I have now read all the books that I know of by this author and loved all but one of them. This was one of the ones that I loved. I read most of it the first night, staying up as late as possible to try to finish it, and finished it up as soon as I woke the next morning. Looking forward to Chevalier's next book!
I enjoyed this book,but it's not written as well as her others.The main character is a lecherous, womanizing,pig,and some of the terms he uses are very crass. I guess I just expected more from a Tracy Chevalier book.If it had been anyone else,I probably wouldn't have thought twice about it. Good story though.
A very good read - rich in history. Not quite the page turner like Pearl - esp. at the beginning. Towards the end, I couldn't put it down. And did you know....copies of The Lady and the Unicorn tapetries decorate the wall of Gryffindor's Common Room in the Harry Potter movies!
I really enjoyed this novel, as much as her other books. The one thing I didn't like is that the pictures inbedded in the middle of the book, of the six tapestries in the story, only show half of each tapestry. I actually searched online to see pictures of the full tapestries. I liked how each chapter is told from the perspective of a different character. I look forward to more books from this author.
Tracy Chevalier's books are so unique and interesting. This one tells the story of the tapestry series The Lady and the Unicorn. Her story syncronizes with the tapestries in a completely plausible manner, and like her other books enhances my appreciation of the work.
I disliked the main character, the tapestry painter Nicolas des Innocents, by page 10, but I assumed that the author would have him grow and change as a person by the end of the book -- presumably through the process of creating the remarkable tapestries that inspired the novel? Sure, it's an obvious and almost cliché plot, but I don't need a crazy original plot in order to enjoy a book. Disappointed! He is still a pig at the end of the story.
There are two young women in the book: Claude, who is the daughter of the nobleman who commissioned the titular tapestries, and who is grumpy and horny and apparently would rather fool around with the slimy Nicolas des Innocents than have any worthwhile future; and Aliénor, the blind weaver's daughter, who is going to be married off to a disgusting brute whose smell literally makes her gag. Both of them have fathers who don't care about them or undervalue them, and mothers who basically care more about their virginity than their happiness.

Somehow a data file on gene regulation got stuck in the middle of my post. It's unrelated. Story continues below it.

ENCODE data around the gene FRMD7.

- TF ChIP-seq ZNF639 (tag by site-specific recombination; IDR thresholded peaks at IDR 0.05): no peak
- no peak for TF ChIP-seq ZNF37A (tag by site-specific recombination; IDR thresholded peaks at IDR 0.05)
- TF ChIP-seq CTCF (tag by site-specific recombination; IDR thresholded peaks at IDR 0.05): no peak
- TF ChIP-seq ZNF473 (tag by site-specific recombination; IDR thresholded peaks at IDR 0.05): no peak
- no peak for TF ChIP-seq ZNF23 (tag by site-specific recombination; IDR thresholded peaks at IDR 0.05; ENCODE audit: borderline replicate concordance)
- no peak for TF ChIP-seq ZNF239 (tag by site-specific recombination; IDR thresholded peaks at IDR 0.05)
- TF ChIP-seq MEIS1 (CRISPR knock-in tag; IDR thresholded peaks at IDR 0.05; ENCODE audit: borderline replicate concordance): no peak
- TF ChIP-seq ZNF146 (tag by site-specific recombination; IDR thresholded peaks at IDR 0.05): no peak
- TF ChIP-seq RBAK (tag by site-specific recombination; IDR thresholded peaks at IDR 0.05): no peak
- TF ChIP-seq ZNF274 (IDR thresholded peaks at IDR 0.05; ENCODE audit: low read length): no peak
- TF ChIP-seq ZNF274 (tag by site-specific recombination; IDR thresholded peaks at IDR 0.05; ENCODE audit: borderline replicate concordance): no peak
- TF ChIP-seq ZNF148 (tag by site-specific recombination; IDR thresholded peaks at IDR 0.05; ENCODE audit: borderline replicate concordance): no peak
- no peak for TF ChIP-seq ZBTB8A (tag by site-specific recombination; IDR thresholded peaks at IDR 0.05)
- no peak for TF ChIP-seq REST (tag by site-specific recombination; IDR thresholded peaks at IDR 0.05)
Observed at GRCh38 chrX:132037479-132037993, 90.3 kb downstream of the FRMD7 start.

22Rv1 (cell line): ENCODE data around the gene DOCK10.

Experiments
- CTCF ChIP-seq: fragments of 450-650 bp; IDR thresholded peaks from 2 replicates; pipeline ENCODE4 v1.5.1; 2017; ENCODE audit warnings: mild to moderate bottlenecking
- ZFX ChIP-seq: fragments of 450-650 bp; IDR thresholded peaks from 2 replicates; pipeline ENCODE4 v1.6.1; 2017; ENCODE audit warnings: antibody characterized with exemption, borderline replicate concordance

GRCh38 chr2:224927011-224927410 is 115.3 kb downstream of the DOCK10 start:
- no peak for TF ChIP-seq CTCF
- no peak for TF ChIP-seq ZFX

I know life was very bad for women in the 15th century. But when I pick up a book set in that time, I expect the author to have worked around that problem and given me some way to live with the disgusting attitudes and expectations that the characters face. Again, I was disappointed here. This passage, in which the Claude's mother Geneviève de Nanterre has just discovered that Claude has been fooling around with the despicable Nicolas, gives you all you need to know about the inner life of the women in this book:
"I gritted my teeth. Claude knows only too well how valuable her maidenhead is to the Le Vistes -- she must be intact for a worthy man to marry her. Her husband will inherit the Le Viste wealth one day, if not the name. The house on the rue du Four, the Château d'Arcy, the furniture, the jewels, even the tapestries Jean is having made -- all will go to Claude's husband. Jean will have chosen him carefully, and the husband in turn will expect Claude to be pious, respectful, admired, and a virgin, of course. If her father had caught her...I shivered."
Of course it would be anachronistic for Chevalier to have written women who could be self-aware or expect anything other than the treatment they got, but to reduce the whole plot to the worst aspects of their lives -- not just their subjugation to men or the reduction of their value to just whether or not they are pure, but also the ruination of unwanted pregnancy and complete lack of education other than religious study -- was just depressing. And it wasn't enlightening-depressing, like My Jim, because it was bodice-rippy enough that I think we were supposed to be titillated and amused by all the bawdiness even as it ruined or threatened to ruin almost every female character in the novel. And contrasting the oppressive atmosphere that controlled literally every moment of Claude's life was the gallingly self-centred Nicolas, who waltzed through the novel with complete liberty, consuming women for his own pleasure and then leaving them (and their children) behind once they have served his purpose. I just couldn't have fun with it.